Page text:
AD: I’m working with a programmer named Miles Thompson, who’s done a lot of work with neural networks, machine learning. Onome Ekeh, a visual artist, and a composer named Sébastien Roux. Ryan Holsopple is designing the systems for the planetarium show, and the performer is Natalie Galpern.

MFD: How do you imagine spectators taking in this piece?

AD:  I’m hoping it will feel like sitting around a digital campfire. The audience will gather around the flickering projector, with all kinds of text and stories summoned down to us from the “cloud.” I think of it as a storytelling piece, in a very old sense: we gather together to hear the stories of our ancestors. Those stories that tell a community about itself, about what it is. But what are those stories for us now? Maybe they’re coming not so much from the ancestors as from each other, right now, two seconds ago.

MFD: This collective thing, that’s bubbling up everywhere, not localized…

AD: Exactly. And then there’s the feeling you have when you’re out under the real stars. You feel dreamy, and contemplative, and open, and in a slightly altered state of awareness and relaxation. Our planetarium produces that feeling too, even though it’s clearly a digital image.

MFD: Will there be some kind of contrast between that peacefulness and the quality of the comments themselves, which might be angry, or obscene, or nonsensical?

AD: This is one of the questions we’ll be bringing into rehearsal. On the Internet, as we know well, people are extraordinarily reactive, quick to take offense. It’s not just that without body cues it’s hard to tell people’s tone—it’s also I think that we know there are terrible people out there. We assume bad intentions. In this piece, we can look at comments more as speech artifacts from the world rather than as something that implicates us in a dialogue. So maybe this question of being able to relax and look at the stars and listen to these voices coming from the ether, or from the digital realm—maybe in this context we can hear these comments with more sympathy, or at least curiosity.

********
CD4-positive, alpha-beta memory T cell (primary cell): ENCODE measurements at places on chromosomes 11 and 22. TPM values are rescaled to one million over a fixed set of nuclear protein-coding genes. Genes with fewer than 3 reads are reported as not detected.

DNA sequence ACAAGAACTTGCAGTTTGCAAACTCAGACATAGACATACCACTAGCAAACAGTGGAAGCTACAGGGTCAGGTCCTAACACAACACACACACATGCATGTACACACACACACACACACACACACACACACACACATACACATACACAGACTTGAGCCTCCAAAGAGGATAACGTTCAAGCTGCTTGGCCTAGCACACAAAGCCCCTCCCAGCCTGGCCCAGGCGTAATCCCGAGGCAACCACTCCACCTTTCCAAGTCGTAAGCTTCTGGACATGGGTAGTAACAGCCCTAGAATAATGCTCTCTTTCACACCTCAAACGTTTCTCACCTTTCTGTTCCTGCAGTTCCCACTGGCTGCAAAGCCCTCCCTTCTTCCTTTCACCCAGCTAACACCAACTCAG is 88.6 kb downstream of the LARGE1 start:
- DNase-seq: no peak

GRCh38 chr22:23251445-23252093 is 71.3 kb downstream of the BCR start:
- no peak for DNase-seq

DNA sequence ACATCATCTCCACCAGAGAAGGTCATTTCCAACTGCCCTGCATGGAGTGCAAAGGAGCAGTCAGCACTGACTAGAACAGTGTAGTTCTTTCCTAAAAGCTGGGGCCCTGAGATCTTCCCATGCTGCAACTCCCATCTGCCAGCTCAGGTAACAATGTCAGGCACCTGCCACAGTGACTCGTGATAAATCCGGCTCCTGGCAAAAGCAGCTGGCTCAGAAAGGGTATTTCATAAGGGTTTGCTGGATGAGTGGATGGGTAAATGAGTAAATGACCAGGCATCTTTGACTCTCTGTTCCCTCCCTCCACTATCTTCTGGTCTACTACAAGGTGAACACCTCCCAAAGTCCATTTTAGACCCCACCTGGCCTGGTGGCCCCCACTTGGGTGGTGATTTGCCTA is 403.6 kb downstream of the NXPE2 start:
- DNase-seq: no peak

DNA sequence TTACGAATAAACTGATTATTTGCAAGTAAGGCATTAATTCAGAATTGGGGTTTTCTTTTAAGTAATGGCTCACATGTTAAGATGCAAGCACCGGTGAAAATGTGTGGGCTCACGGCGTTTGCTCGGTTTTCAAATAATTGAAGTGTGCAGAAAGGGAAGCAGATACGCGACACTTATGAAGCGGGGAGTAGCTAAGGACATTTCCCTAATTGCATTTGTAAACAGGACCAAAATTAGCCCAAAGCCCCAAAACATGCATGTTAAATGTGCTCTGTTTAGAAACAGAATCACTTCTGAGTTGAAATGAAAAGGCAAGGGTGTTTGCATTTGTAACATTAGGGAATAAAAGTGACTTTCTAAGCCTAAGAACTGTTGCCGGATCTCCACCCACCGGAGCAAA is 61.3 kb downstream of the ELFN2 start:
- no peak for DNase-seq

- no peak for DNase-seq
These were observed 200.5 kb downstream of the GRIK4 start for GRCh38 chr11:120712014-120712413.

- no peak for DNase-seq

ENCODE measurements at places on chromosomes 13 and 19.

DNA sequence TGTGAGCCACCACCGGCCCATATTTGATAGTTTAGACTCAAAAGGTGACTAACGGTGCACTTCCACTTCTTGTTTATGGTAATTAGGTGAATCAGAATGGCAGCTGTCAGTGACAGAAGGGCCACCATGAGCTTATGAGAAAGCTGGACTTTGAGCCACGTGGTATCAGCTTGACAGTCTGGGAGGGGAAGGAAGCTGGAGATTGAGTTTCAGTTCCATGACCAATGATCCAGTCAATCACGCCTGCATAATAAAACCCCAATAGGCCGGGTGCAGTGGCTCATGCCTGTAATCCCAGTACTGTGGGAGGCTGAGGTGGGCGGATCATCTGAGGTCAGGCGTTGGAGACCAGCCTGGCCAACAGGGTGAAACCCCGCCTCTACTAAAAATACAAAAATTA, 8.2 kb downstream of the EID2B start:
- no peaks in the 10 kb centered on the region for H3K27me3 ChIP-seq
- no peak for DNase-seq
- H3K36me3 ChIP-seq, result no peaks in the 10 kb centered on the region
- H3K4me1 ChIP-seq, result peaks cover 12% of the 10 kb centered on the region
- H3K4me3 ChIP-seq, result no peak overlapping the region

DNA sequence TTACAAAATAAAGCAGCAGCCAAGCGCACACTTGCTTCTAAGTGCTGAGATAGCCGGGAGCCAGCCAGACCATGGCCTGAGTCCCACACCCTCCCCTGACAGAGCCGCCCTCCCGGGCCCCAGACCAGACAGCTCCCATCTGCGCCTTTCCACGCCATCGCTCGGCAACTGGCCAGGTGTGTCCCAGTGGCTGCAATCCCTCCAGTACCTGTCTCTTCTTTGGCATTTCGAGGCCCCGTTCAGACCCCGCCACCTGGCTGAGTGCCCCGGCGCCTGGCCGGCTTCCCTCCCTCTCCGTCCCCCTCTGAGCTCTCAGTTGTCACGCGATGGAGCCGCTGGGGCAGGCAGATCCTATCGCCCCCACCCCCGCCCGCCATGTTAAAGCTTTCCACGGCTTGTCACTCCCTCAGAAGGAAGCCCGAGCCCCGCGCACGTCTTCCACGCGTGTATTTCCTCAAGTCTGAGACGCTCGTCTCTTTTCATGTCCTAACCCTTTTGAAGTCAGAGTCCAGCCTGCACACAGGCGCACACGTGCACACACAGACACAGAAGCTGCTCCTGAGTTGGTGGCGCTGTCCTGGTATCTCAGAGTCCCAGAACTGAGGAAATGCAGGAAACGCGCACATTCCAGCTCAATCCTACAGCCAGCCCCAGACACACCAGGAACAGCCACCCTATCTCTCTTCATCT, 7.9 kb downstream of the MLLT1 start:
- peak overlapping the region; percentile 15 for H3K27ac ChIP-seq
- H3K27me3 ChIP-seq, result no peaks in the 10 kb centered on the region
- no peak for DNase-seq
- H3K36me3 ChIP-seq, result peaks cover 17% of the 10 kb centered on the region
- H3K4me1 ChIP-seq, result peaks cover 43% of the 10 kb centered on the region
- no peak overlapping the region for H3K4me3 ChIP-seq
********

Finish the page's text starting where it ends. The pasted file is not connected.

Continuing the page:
MFD: What online spaces did you gather comments from? Was that an aesthetic decision?

AD: It wasn’t an aesthetic decision, but it’s had an aesthetic impact. We spent some time trying to collect different sites that had interesting comments, but not every site will let you do a big query to download comments. We ended up going for Reddit because you can take as much information as you want – and for any topic you can think of, there’s at least one subreddit devoted to that topic. We have a list of the top thousand most popular subreddits, and I’ve been picking which ones we want to keep in our mix. That’s had an aesthetic impact because even though you may have one subreddit that’s about alt-right politics, and another that’s a support group for parents of teenagers with cancer, and so on—very different styles—there is still something Reddit-ish about both of them.

MFD: The biennial’s theme is surveillance. Do you see overlap with what you’re working on in this project?

AD: Yes. First, in terms of not knowing who’s out there, who’s watching, who’s reading, who’s listening. But then…we think about surveillance as a tool of state or corporate control, but it’s also a way of watching. That slightly detached, but somehow still purposeful scanning of lots of material…it’s connected to this idea of the Internet sublime, of how we cope with the vastness of it, the virtually infinite.


Miriam Felton-Dansky is a professor in Bard’s Theater & Performance Program.